2013 Report Found that Company Shares Data with More than 50 Third-Parties
It’s been two and a half years since Walmart announced its so-called “U.S. manufacturing initiative”, which means it’s time for another PR-heavy, Walmart manufacturing “summit,” this one in Bentonville, Arkansas on July 7th and 8th. Undoubtedly, Walmart will use the summit to deliver feel-good talking points to the media, so this seems like a good time to review some facts about Walmart’s impact on the U.S. manufacturing sector, past, present and future.
Today, Americans for Tax Fairness (ATF) released a new report entitled The Walmart Web: How the World’s Biggest Corporation Secretly Uses Tax Havens to Dodge Taxes. The report details Walmart’s previously unreported use of subsidiaries in tax havens to avoid paying taxes.
Update, February 23, 2015: Today, as the bill became law, Walmart finally broke it’s silence and said that it opposes SB 202. Unfortunately, as you will read below, this comes after pouring money into those who supported the bill, including Gov. Hutchinson who allowed the bill to become law. We think it is worth noting that, if the company really wanted to help stop the law, they could have spoken out before the day the bill became law and encouraged their political and business allies to do the same.
Already, Doug McMillon has had moments of decisive leadership, including the speedy elimination of the Rube Goldberg-esque “tethering” concept, and allowing the Express and Supermercado concepts to go gentle into that retail format night. But as McMillon continues to define the course of WMT’s future, a looming question is whether he can revive this maturing company’s prospects by placing all of his emphasis on channel-shifting the big-box business model toward e-commerce, smaller formats and other “innovative” strategies.
Even if CEO Doug McMillon is sincere in his stated goal of adding staffing hours and investing in wages, changing the actual hiring, scheduling and operating practices throughout a chain as large as Wal-Mart will be a significant challenge. That’s why the recent report in the New York Times indicating that the company is still cutting labor costs is so concerning as it appears to show that WMT US managers are still being instructed to find ways to reduce labor hours in the stores, not increase them. If the Times’ report is accurate, the internal WMT memo includes supervisorial directives telling managers to verify that labor intensive tasks (such as rotating milk and eggs as they approach expiration dates) are being done frequently, alongside references to reductions in labor—all without any apparent mention of the need to ensure that wages or labor hours are sufficient to improve customer service. Also a concern, we note that some of the language today suggested company officials may be backing away from last month’s comments on adding hours and labor budgets, and have returned to discussing “wage leverage” as a goal, while seeking to avoid “overextending” it.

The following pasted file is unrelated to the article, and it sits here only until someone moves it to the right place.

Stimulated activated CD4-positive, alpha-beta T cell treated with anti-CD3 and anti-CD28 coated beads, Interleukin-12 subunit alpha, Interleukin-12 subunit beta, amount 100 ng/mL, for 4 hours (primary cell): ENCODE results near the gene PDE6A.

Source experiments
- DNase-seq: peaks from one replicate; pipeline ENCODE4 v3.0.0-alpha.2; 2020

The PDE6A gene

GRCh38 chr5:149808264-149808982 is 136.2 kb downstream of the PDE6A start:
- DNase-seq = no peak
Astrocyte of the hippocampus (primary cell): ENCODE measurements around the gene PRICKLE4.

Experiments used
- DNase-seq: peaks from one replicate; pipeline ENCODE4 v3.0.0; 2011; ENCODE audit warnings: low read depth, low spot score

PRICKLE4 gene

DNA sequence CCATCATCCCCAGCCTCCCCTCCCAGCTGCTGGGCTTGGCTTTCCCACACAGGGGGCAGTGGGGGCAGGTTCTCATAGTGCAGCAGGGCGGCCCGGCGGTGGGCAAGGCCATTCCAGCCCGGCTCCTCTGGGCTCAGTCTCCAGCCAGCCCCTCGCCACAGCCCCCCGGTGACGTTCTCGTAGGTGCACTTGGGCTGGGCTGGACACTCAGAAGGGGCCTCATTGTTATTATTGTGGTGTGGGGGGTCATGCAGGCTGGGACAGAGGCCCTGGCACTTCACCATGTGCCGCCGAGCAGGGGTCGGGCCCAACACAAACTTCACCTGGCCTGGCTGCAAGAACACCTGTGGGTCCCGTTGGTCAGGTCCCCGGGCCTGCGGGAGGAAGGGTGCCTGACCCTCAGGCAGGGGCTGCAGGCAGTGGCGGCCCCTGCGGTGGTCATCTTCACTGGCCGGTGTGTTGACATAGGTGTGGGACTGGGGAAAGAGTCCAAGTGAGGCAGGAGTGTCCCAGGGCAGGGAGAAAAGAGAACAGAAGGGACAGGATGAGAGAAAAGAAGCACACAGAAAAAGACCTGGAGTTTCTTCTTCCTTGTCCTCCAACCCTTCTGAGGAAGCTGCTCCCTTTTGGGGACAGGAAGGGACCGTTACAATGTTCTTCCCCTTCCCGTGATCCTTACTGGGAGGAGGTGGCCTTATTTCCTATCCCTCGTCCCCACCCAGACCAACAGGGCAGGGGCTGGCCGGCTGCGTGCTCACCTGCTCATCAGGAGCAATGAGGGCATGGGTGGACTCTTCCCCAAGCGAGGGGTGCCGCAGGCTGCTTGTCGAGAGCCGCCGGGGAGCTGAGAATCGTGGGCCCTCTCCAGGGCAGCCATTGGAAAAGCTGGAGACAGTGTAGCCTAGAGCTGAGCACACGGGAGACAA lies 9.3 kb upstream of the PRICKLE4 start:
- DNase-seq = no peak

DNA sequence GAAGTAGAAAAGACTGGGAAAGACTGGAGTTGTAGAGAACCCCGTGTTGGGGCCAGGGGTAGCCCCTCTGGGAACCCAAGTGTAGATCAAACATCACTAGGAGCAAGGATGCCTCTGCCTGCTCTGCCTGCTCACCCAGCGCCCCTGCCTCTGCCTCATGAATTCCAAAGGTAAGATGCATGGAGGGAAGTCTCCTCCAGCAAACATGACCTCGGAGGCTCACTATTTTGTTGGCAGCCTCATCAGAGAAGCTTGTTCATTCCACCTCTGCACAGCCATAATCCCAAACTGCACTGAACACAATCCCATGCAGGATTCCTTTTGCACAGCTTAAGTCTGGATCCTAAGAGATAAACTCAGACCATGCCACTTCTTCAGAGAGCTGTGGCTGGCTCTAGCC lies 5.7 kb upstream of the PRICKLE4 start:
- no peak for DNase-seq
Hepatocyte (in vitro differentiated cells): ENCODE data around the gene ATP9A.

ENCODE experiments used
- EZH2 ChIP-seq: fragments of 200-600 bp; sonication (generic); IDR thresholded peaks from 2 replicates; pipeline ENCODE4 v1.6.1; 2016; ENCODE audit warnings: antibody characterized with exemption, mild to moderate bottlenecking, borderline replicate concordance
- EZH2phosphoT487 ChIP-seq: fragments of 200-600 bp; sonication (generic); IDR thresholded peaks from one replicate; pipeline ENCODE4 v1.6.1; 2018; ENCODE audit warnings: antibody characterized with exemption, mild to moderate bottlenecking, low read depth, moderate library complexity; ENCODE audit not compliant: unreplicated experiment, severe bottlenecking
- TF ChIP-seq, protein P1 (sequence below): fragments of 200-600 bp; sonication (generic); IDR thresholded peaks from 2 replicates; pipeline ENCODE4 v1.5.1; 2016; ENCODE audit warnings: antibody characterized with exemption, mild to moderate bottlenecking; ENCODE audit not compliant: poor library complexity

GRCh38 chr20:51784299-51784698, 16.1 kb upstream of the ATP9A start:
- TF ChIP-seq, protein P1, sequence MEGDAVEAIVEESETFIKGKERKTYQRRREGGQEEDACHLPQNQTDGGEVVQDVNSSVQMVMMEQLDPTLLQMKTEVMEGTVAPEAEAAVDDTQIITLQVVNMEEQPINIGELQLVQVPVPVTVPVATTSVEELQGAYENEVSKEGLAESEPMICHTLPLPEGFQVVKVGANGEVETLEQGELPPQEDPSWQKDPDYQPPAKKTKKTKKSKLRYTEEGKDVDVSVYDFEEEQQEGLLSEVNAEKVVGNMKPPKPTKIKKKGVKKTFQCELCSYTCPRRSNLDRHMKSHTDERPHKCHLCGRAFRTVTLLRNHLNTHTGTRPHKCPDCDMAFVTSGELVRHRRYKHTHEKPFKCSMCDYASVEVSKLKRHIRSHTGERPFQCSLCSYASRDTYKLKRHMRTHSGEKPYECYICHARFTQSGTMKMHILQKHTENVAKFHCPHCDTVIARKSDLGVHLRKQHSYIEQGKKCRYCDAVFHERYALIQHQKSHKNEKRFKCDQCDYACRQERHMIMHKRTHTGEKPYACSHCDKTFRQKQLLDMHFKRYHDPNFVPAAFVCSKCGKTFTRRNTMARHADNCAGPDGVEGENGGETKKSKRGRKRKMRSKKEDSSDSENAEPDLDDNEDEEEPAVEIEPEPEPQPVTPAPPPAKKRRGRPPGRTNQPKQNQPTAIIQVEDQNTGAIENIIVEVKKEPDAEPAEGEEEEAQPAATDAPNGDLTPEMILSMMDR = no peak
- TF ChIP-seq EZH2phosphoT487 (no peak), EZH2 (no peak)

For at least four years WMT workers have pointed to reduced staffing levels and connected those reductions to operational problems including out-of-stocks, long lines at checkout and deteriorating customer service. In response, WMT officials repeatedly denied that problems existed: company spokespeople said having store greeters “wasn’t necessary”; that in-stock levels were “up significantly”; and that the stores were “fully staffed.” But a recent shift in tone by the company has marked an apparent break from the denial of the past, and executives have now come clean: understaffing has had a significant impact on customer service and store operations.
WMT US reported positive same store sales for the first time in seven quarters, as consumers benefited from lower gas prices, but customer traffic fell -0.7%, the eighth consecutive quarter in a row with fewer customers, as price inflation contributed to positive comp sales